Some of the links in this post might contain affiliate links, which means I might receive a commission if you choose to purchase anything through a link that I provide.
If you’ve ventured down the lamination trail, as we recently did, you probably need a hug. Bring it in. Don’t be shy. It’s a long road to mastering the art of the croissant. To be honest, we are far from the finish line on this one. But we are learning from our share of mistakes from our pursuit of nailing the perfect croissant.
One of my biggest concerns heading into making croissants had to do with finding the right butter. Especially since I live in the U.S., where I had been told the right kind of butter for croissants is almost impossible to get my hands on. So I spent an insane amount of time reading French pastry blogs and books and watching an unhealthy amount of videos on the topic. I was relieved to find out that I’d be able to make perfectly wonderful croissants in the U.S. using butter I can find in most supermarkets.
The best butter for the home baker making croissants is slow-churned European style butter that contains at least 82% butterfat. This type of butter will contain less air and water which makes it more pliable and resistant to being absorbed in dough during lamination.
If you’ve heard that you should look for 83-85% butterfat or professional-grade laminating butter that has a higher melting point, I’m not contradicting that advice here. However, the reality is that professional-grade butter like that is incredibly hard to find, and often is not made available to the general market.
This means, if you aren’t a professional pastry chef, you likely will not have access to the “perfect” croissant butter. But do not be dismayed, I came across plenty of chefs during my research who shared that using the 82% supermarket butter is the ideal choice for home bakers. I even saw a few suggest the higher grade professional butter isn’t worth the expense or trouble to track down, revealing that they use 82% themselves.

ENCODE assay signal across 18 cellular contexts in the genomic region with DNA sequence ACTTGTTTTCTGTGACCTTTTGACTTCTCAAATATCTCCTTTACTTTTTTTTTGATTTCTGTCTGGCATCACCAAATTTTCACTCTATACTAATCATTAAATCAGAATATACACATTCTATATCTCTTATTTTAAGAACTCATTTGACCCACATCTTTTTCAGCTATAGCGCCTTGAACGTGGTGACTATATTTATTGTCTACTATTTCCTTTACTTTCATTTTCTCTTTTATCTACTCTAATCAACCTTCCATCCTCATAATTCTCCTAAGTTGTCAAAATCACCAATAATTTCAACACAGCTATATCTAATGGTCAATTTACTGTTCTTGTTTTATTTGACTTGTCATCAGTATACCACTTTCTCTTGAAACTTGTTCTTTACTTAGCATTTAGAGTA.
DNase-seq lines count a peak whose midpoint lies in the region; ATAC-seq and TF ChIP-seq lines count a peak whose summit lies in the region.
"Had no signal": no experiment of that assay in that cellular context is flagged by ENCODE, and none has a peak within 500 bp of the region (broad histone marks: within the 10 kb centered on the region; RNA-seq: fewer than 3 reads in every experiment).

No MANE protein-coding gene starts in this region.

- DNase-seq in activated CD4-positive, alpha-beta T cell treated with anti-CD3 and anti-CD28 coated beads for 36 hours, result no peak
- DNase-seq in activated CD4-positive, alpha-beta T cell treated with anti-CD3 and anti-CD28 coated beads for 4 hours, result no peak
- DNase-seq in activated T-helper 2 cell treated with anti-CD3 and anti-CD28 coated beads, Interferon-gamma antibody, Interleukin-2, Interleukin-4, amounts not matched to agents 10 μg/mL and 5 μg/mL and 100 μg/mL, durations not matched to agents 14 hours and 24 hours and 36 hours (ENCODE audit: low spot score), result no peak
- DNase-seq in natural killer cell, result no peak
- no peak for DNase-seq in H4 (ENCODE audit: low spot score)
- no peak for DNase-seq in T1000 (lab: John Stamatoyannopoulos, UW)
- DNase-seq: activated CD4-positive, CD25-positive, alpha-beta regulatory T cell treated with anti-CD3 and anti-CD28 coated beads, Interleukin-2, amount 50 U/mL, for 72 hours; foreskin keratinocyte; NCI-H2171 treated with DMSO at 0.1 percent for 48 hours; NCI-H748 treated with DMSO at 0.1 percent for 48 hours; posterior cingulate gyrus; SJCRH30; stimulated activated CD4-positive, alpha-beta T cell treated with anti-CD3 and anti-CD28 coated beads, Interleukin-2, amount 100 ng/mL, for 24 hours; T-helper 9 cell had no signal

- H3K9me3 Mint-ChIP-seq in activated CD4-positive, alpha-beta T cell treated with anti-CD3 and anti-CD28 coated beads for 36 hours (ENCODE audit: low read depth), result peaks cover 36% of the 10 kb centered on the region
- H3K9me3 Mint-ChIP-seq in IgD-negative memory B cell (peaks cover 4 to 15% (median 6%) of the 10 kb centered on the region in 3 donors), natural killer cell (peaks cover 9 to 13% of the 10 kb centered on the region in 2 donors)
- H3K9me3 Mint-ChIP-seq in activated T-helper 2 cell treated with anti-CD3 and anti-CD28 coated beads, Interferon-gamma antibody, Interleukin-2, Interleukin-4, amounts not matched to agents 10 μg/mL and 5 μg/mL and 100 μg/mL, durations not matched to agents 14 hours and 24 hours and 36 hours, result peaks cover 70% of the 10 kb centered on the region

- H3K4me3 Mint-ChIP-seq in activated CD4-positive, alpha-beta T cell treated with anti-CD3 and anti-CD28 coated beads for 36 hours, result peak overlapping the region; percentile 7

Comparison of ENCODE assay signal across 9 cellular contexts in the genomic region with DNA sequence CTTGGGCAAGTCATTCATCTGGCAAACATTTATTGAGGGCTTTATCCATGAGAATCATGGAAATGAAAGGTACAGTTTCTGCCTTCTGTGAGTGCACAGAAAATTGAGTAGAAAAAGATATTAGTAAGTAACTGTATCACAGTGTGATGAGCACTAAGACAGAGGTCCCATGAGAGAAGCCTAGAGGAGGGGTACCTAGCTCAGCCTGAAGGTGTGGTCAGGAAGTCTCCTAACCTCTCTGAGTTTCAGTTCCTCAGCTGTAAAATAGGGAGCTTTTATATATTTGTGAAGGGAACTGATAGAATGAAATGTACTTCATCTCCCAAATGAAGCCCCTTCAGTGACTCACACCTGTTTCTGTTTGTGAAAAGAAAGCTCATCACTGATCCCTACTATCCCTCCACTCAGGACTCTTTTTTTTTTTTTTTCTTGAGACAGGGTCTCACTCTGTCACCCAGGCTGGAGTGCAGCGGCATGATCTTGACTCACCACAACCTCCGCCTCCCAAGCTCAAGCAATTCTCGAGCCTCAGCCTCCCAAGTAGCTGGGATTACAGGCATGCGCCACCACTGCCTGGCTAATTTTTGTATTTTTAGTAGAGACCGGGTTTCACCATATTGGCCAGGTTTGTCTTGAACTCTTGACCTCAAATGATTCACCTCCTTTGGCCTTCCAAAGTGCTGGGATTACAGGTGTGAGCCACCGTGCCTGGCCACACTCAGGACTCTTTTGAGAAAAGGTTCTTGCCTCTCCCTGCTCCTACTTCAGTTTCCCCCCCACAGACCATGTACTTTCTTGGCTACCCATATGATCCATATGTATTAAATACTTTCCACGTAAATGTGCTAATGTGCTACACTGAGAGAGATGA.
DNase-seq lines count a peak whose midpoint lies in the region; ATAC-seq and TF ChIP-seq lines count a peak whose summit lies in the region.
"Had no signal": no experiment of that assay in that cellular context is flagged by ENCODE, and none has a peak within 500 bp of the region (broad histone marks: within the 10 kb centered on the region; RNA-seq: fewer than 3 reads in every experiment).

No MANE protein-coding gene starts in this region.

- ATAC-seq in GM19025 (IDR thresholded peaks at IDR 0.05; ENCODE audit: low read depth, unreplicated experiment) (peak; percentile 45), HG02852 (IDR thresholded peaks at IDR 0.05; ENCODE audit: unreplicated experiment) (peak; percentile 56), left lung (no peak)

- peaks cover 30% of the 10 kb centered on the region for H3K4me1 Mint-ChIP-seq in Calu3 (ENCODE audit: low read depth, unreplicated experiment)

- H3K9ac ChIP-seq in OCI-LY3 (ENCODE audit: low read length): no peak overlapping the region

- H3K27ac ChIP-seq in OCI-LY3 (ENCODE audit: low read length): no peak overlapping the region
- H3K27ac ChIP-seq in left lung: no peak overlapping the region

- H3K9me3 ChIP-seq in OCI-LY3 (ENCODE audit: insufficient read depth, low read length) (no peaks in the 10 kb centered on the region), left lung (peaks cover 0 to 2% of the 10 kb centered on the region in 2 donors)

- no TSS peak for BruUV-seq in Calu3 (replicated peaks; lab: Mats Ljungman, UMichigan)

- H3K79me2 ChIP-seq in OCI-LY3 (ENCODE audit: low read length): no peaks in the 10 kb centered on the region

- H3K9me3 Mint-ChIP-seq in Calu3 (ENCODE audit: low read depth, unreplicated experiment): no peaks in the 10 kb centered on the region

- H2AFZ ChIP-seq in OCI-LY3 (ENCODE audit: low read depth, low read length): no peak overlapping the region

If you are an ultra-purist when it comes to croissants, then perhaps the only recipe that will satisfy your needs will involve a 48-hour round-trip flight to Paris. Unfortunately, we’re not a travel blog and we cannot help you there. But if you are less of a purist and more like me and you just want to make the best croissants you can at home, then stick with me here and I’ll give you some recommendations for some of the best butter you can easily get your hands on, including tips on working with this type of butter to ensure it’s a success.
What Brands of Grocery Store Butter Meet the Croissant Standard?
This list is far from exhaustive, but the intention is to give you a shortlist of brands that you can keep in mind when visiting your local grocery store. You should be able to spot one of these somewhere near you.
Plugra – Out of the common grocery store brands of butter, this has the highest amount of butterfat content between 82-83%. It is slow-churned in the European style which makes it ideal for lamination. This is our top choice.
Kerrygold – This one clocks in under Plugra for butterfat content, but still hits the 82% slow-churned needs for laminating. I find Kerrygold runs a little on the soft side, which means you need to take extra care to keep your dough and butter cold (more frequent rests in the fridge during lamination). We find Kerrygold is the easiest to get our hands on as it’s everywhere, which is the primary reason it made our list. Our very first attempt at croissants was made with Kerrygold.